WASHINGTON (NEXSTAR) — When it comes time to fertilize crops, spray pesticides or repair machinery — technology is increasingly vital to farmers.
“The ones that’s going to be successful are going to be the ones on the cutting edge.”
Mike McCormick is a Mississippi farmer and President of the State Farm Bureau. In Washington on Wednesday, he delivered a message to lawmakers that in order to survive, his members need access to high-speed internet.
“Connectivity is going to be a big part of keeping them viable.”
But efforts to extend broadband connectivity to rural parts of the U.S. are frustratingly slow for farmers and the lawmakers who represent them in Washington.
Congress allocated $5 billion to aid broadband expansion. But there are major questions about the accuracy of government maps showing which areas are without access.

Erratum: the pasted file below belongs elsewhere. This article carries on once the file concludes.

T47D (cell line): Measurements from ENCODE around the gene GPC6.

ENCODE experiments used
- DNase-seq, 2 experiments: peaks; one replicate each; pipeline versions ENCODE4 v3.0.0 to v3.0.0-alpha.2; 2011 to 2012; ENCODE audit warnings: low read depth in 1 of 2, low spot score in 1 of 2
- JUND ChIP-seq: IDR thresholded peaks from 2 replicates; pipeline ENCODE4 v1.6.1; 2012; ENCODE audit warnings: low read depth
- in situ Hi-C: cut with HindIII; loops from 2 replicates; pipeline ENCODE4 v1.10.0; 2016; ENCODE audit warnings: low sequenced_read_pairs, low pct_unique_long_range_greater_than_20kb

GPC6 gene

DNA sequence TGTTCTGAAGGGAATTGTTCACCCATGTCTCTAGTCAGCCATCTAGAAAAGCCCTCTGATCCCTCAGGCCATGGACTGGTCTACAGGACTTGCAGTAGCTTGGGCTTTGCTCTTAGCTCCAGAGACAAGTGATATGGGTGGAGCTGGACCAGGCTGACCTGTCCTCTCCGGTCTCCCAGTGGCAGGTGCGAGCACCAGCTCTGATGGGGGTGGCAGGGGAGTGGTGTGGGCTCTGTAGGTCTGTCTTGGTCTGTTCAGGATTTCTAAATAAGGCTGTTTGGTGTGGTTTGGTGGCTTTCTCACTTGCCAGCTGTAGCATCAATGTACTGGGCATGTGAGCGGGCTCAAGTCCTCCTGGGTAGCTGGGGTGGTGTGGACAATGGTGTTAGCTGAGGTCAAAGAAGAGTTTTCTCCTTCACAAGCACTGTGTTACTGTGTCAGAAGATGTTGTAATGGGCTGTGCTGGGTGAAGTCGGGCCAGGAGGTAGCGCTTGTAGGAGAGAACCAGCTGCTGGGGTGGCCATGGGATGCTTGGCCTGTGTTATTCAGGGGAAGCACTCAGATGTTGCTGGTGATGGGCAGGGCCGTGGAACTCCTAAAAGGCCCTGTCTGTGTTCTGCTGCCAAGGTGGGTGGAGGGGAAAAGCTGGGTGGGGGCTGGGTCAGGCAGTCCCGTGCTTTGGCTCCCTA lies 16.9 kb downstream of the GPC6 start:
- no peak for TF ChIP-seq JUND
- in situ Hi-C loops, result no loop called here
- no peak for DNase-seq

“I think there’s a general consensus that the map is wrong.”
Mississippi Senator Roger Wicker says without accurate maps, the government can’t decide where to spend the money.
“We don’t need to open that spigot until we know that money is going to be spent in the right places,” said Wicker.
Wicker says he’s working on a bill to speed up the drawing of more accurate maps. But in the meantime, rural communities continue to struggle.
“If we want to keep our children coming back to rural Mississippi, we’re gonna have to have connectivity there.”